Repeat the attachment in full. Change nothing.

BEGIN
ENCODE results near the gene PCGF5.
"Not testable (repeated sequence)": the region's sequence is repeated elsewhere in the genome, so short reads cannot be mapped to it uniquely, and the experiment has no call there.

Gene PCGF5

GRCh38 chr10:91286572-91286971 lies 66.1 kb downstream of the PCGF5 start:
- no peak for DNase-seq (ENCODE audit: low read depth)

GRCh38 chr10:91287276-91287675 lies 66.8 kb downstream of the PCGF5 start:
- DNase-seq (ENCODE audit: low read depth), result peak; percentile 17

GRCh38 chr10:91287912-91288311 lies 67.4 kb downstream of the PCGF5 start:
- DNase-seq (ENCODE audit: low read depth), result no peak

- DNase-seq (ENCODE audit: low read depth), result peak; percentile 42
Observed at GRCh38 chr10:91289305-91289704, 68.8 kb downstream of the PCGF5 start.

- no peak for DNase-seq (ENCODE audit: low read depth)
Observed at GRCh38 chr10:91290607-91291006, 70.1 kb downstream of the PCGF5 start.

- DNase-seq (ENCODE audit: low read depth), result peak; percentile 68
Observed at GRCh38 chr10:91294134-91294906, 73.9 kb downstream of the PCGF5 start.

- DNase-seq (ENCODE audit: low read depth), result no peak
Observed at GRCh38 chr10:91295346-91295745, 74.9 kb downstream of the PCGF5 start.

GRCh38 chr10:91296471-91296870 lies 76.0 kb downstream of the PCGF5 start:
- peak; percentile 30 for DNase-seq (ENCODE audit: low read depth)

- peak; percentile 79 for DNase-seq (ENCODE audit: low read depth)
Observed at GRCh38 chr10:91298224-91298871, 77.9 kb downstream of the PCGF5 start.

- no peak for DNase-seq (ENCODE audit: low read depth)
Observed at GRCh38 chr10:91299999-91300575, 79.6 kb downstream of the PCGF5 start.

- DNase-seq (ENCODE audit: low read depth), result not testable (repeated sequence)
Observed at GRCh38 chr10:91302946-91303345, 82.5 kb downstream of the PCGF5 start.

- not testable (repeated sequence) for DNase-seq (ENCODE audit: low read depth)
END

ENCODE results near the gene PCGF5.
"Not testable (repeated sequence)": the region's sequence is repeated elsewhere in the genome, so short reads cannot be mapped to it uniquely, and the experiment has no call there.

Gene PCGF5

GRCh38 chr10:91286572-91286971 lies 66.1 kb downstream of the PCGF5 start:
- no peak for DNase-seq (ENCODE audit: low read depth)

GRCh38 chr10:91287276-91287675 lies 66.8 kb downstream of the PCGF5 start:
- DNase-seq (ENCODE audit: low read depth), result peak; percentile 17

GRCh38 chr10:91287912-91288311 lies 67.4 kb downstream of the PCGF5 start:
- DNase-seq (ENCODE audit: low read depth), result no peak

- DNase-seq (ENCODE audit: low read depth), result peak; percentile 42
Observed at GRCh38 chr10:91289305-91289704, 68.8 kb downstream of the PCGF5 start.

- no peak for DNase-seq (ENCODE audit: low read depth)
Observed at GRCh38 chr10:91290607-91291006, 70.1 kb downstream of the PCGF5 start.

- DNase-seq (ENCODE audit: low read depth), result peak; percentile 68
Observed at GRCh38 chr10:91294134-91294906, 73.9 kb downstream of the PCGF5 start.

- DNase-seq (ENCODE audit: low read depth), result no peak
Observed at GRCh38 chr10:91295346-91295745, 74.9 kb downstream of the PCGF5 start.

GRCh38 chr10:91296471-91296870 lies 76.0 kb downstream of the PCGF5 start:
- peak; percentile 30 for DNase-seq (ENCODE audit: low read depth)

- peak; percentile 79 for DNase-seq (ENCODE audit: low read depth)
Observed at GRCh38 chr10:91298224-91298871, 77.9 kb downstream of the PCGF5 start.

- no peak for DNase-seq (ENCODE audit: low read depth)
Observed at GRCh38 chr10:91299999-91300575, 79.6 kb downstream of the PCGF5 start.

- DNase-seq (ENCODE audit: low read depth), result not testable (repeated sequence)
Observed at GRCh38 chr10:91302946-91303345, 82.5 kb downstream of the PCGF5 start.

- not testable (repeated sequence) for DNase-seq (ENCODE audit: low read depth)